Not so shockingly, our mothers are also made of microbes. Therefore, her microbes were the first living beings you were in contact with. She also provides you with antibodies, food, and oxygen to grow. As a foreign being takes residence in her womb, her microbes investigate. After they realize that a beautiful life is forming, they help form your immune cells.
 
Once the delivery process begins, lifelong connections are made. These connections are just between mother and child. They’re between your immune cells and stomach bacteria.
As you make your descent into this world, you become introduced to your mom’s gut bacteria. Scientists believe that the placenta doesn’t have much bacteria [2]. So, this process is critical to providing a baby with gut bacteria and immune system cells that will support them outside of the womb.

 

How The Immune System Works

 

Our immune system is designed to attack intruders and concoct game plans, so these bad guys don’t return. The first line of defense is the innate immune system. These cells usually create inflammation at the first sign of any predator. Once the threat is extinguished, the inflammation ceases.
 

Innate vs. Adaptive Immune System
 
The adaptive immune system plays a long-term game. They learn the weaknesses of viruses and opportunistic bacteria. Then, they create antibodies to stop future infestations.

 

Why Gut Bacteria and Immune System Are Connected

 
When we’re dealing with toxins and food waste, you’re going to need a lot of immune cells. That’s why approximately 80% of our immune cells exist in the gut [3].
 

 
Our gut barrier is made of epithelial cells. They protect our healthy microbes and immune system cells from toxins and waste waiting to exit our intestines.
 
Whenever we eat, our food choices can cause a number of problems. If we eat an allergen, such as gluten, it may cause inflammation. The more we consume this allergen, the more inflammation it causes.
 
Over time, this inflammation destroys the epithelial cells, causing toxins to leak into the system. In the end, we develop Leaky Gut Syndrome.
 
In the same breath, eating foods devoid of prebiotics can starve off gut bacteria. Without beneficial gut bacteria, you have nothing to help you digest food, absorb nutrients, and fight off pathogens. This reaction adds stress on our immune system. Therefore, it’s everyone’s best interest to keep the other party happy.

 

How Gut Bacteria and Immune System Communicate

 
Since they’re neighbors with the same agenda, it’s a good idea for your gut bacteria and immune system cells to communicate. Research shows that they actually have an intricate and effective communication system. They use the gut barrier as their call line.
 
Both gut bacteria and immune system cells have an invested interest in maintaining the gut barrier. Therefore, they both contribute components to its structure that improve its functioning.
 
One meta-analysis of gut barrier structuring noted,
 

“The physical intestinal barrier consists of a continuous single layer of columnar epithelial cells overlain by a variably thick layer of mucus. This mucus layer is embedded with antibodies and antimicrobial peptides and physically separates the epithelium from direct contact with much of the luminal microbiota [4].”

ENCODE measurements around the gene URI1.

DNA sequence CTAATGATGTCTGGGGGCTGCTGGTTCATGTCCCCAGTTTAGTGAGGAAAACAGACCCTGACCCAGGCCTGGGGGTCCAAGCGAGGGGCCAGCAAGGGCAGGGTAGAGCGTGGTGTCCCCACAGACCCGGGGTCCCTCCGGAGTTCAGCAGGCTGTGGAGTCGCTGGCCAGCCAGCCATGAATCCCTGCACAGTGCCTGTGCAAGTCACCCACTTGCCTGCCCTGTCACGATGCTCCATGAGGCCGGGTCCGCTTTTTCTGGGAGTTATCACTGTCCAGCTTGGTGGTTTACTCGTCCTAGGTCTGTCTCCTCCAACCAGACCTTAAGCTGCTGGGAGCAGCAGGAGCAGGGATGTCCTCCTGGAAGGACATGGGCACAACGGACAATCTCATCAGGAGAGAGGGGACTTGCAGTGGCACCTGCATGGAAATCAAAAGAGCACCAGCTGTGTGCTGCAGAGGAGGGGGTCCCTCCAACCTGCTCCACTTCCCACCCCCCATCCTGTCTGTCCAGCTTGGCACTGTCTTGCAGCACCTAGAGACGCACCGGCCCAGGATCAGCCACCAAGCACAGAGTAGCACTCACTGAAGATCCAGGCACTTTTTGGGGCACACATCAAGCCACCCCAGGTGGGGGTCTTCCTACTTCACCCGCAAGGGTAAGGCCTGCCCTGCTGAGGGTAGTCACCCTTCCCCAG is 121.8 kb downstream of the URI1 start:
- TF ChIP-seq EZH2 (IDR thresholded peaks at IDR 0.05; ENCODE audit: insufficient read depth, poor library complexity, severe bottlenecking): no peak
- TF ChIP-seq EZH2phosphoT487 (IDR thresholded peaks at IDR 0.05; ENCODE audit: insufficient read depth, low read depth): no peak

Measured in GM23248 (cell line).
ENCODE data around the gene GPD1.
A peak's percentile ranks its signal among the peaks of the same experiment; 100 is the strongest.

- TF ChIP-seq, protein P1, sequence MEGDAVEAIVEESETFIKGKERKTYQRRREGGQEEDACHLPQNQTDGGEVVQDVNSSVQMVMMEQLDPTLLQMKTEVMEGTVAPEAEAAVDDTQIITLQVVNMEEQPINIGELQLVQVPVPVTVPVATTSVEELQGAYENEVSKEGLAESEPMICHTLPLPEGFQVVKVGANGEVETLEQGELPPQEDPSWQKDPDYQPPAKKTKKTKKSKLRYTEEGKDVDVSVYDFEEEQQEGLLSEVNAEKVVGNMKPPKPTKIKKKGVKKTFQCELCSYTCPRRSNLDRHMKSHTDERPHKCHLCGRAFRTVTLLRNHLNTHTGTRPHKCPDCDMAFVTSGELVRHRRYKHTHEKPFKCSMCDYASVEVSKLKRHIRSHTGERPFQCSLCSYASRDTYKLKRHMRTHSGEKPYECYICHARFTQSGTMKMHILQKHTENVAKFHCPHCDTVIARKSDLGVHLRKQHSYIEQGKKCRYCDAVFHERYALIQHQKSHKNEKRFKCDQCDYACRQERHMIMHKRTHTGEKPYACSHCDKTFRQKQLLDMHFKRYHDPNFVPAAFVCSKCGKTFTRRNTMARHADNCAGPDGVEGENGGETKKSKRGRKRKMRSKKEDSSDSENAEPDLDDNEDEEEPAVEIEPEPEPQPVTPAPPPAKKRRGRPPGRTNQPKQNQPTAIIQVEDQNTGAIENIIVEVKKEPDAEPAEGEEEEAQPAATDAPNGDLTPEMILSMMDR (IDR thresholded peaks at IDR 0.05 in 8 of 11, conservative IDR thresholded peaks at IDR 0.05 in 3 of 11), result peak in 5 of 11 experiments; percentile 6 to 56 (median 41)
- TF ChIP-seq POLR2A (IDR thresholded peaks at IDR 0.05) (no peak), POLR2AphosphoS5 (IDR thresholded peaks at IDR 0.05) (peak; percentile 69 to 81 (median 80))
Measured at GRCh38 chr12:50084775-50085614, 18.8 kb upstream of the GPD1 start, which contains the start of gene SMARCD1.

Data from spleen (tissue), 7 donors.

Front Immunol

 
Both immune and epithelial cells have antimicrobial capabilities that help protect the microbiome. However, this is just the beginning of their symbiotic relationship.

 

How Microbes Communicate Along Gut Barrier

 
sensors gut bacteria and immune system
 

Epithelial cells monitor intestinal flora because they are equipped with immune receptors known as pattern-recognition receptors (PRRs) [5]. Based on the bacteria, epithelial cells adjust their microbial activity.
 
The gut barrier is further regulated by gut bacteria in our microbiome and fermenting in our intestines. Beneficial gut bacteria create waste in the form of short-chain fatty acids.
 
Short-chain fatty acids are like a One-Hour Energy for epithelial cells. They modulate functions, including allowing nutrients to leave the intestines and enter the bloodstream. In the case of butyrate, this short-chain fatty acid helps repair epithelial cells.

 

How Immune Cells Communicate Along Gut Barrier

 
Mast cells (M cells) are located within the gut-associated lymphoid tissue (GALT) inside our small intestine [6]. These cells take antigens of potential microbial threats and transport them through the epithelial cells. These cells then initiate an immune response to deal with potential threats.
 
Within our intestinal wall are also dendritic cells. These cells report back to T-cells of our adaptive immune system [7]. These communicators probe intestinal lumen in search of potential threats. That way, our immune system already has a defense before these threats get out of hand.
 
Also, our intestinal wall contains TH17 helper cells. TH17 cells stimulate epithelial cells to produce antimicrobial agents [8]. They also call for backup in the form of Immunoglobulin A (IgA).

 

IgA and Gut Bacteria

 
One of the most intricate interactions between gut bacteria and immune system cells is how Immunoglobulin A (IgA) interacts with intestinal flora. B cells within our adaptive immune system create this antibody as a response to potential pathogens.

 

IgA Influence on Stomach Bacteria

 

 
IgA can cut off danger before it begins. These immune cells can bind to food particles that cause inflammation or opportunistic microbes that may harm the microbiome [9].
 
In fact, IgA may influence microbial:
• Composition
Diversity
• Gene Expression